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    Re: Wall Street Journal "False Witness"

    Posted by Sharon Kramer on 12/31/06


    Yes. It does matter. ACOEM and the WSJ have broad impact from
    many levels. The misinformation is being disseminated to
    physicians and property owners who will most likely never see
    the inside of a courtroom or be aware of mold litigation.

    What is happening as a result of the misinfo is that people are
    not able to obtain viable medical treatment early on because
    their physicians are not being trained properly to investigate
    the root cause of illness - before the illnesses become
    severe. Property owners are not being informed of the serious
    need to keep their buildings mold/water damage free. They are
    being told the illnesses are the result of "trial lawyers,
    media hype and hysteria". This causes a built in contention
    right from the get go when one person is made ill from
    another's property. This is what keeps the matter in the

    What occurs within the courtroom is simply a symptom of a
    greater illness. In order to cure this symptom (ie. get this
    issue out of the courts), the greater illness has to be
    addressed. Education of physicians and the public is key to
    stopping the physicial and financial woes caused by the matter.
    It's the only way to effectively get this issue out of the
    courts. And it starts will dispelling the non-science that has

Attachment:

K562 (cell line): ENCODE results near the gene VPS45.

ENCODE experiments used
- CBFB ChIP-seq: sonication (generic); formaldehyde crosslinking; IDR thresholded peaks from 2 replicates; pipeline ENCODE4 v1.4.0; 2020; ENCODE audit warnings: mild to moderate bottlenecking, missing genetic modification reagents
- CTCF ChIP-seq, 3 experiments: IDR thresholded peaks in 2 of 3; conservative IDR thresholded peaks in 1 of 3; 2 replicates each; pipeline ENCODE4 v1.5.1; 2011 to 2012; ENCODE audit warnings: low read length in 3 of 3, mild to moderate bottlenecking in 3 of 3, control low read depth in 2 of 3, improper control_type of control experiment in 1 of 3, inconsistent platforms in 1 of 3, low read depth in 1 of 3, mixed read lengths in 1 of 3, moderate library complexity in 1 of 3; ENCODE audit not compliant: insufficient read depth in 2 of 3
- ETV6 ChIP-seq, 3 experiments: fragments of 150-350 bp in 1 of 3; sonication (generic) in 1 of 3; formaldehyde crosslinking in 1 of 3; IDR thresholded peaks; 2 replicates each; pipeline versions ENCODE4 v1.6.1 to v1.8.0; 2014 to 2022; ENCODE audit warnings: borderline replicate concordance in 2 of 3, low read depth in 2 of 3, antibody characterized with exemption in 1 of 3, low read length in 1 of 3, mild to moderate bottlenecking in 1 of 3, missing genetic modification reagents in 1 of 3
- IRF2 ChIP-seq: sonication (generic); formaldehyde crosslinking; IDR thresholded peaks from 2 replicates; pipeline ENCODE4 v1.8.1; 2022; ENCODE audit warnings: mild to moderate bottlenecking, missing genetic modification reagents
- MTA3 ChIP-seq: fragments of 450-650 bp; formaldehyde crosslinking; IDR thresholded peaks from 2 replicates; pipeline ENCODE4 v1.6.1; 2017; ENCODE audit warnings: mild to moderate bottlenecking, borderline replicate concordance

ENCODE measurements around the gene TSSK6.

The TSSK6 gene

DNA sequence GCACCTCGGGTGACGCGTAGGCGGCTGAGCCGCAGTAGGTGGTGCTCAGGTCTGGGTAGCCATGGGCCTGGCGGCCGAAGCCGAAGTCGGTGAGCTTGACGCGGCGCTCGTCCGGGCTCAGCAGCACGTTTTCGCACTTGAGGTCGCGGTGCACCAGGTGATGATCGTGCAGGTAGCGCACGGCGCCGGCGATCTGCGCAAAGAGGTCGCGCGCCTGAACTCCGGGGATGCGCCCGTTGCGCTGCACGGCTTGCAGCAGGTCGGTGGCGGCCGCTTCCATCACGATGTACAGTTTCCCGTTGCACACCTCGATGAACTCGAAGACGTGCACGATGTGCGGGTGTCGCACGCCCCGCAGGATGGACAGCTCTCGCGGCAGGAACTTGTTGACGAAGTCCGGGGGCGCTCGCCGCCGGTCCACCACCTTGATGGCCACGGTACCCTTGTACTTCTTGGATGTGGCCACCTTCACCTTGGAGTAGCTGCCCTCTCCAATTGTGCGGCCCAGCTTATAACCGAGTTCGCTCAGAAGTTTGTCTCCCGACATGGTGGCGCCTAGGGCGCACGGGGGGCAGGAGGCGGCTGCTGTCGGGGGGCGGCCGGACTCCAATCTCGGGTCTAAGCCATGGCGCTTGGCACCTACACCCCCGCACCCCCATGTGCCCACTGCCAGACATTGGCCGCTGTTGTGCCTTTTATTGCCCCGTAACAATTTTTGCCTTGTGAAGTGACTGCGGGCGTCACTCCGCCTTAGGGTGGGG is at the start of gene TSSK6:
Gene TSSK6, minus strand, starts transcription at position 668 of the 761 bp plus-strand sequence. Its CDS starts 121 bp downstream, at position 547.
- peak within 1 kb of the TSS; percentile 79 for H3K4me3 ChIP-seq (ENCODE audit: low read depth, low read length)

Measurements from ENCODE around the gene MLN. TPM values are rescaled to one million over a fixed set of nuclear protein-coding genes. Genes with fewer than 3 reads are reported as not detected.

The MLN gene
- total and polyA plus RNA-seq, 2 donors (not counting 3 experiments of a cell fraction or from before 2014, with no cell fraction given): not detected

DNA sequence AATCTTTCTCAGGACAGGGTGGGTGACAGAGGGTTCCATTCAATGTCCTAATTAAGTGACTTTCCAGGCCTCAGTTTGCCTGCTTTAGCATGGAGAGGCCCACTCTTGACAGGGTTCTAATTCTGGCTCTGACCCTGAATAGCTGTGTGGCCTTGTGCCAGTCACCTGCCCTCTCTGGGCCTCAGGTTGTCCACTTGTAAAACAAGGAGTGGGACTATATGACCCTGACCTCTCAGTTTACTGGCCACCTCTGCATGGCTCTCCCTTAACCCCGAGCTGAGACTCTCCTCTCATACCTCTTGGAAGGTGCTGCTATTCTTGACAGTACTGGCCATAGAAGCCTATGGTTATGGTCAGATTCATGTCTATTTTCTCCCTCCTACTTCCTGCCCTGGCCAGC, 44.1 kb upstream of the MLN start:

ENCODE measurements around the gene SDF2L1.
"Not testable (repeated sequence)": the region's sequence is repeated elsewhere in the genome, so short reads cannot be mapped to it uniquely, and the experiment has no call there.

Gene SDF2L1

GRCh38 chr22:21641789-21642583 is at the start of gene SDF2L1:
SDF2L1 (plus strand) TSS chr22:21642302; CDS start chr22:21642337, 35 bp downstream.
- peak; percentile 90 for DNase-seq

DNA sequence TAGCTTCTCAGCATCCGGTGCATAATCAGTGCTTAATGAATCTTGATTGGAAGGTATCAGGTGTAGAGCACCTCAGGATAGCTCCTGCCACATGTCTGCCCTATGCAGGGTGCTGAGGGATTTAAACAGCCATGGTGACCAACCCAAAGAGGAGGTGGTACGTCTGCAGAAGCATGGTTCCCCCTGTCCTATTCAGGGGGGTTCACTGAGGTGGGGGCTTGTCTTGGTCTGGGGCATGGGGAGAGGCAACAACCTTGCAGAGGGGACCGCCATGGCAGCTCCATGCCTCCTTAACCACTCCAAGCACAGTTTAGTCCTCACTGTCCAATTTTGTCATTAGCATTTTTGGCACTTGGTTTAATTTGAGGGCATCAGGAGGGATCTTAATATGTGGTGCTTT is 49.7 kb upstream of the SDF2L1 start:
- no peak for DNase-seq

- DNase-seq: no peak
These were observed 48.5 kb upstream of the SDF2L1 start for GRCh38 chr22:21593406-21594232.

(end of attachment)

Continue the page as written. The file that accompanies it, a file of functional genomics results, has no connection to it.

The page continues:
been promoted by the WSJ and ACOEM.

    Sharon Kramer
    On 12/26/06, UtahMed45 wrote:
    > Does it really matter what the Wall Street Journal or ACOEM
    > says if the last two court cases resulted in judgments for
    > the victims in mold cases in Mississippi and California in
    > the millions of dollars. The science was presented to judges
    > and juries in those cases and the science was strong for the
    > fact that some molds in high concentrations can indeed cause
    > serious harm to humans. If the courts have spoken, who cares
    > what the left wing press thinks?
    > On 12/03/06, Sharon Kramer wrote:
    >> "according to the American College of Occupational and
    >> Environmental Medicine, current scientific evidence does
    >> not support the proposition that molds or the mycotoxins
    >> produced by molds, whether inhaled in home, school, or
    >> office environments, adversely affect human health"
    >> Wall Street Journal
    >> False Witness
    >> December 2, 2006; Page A9

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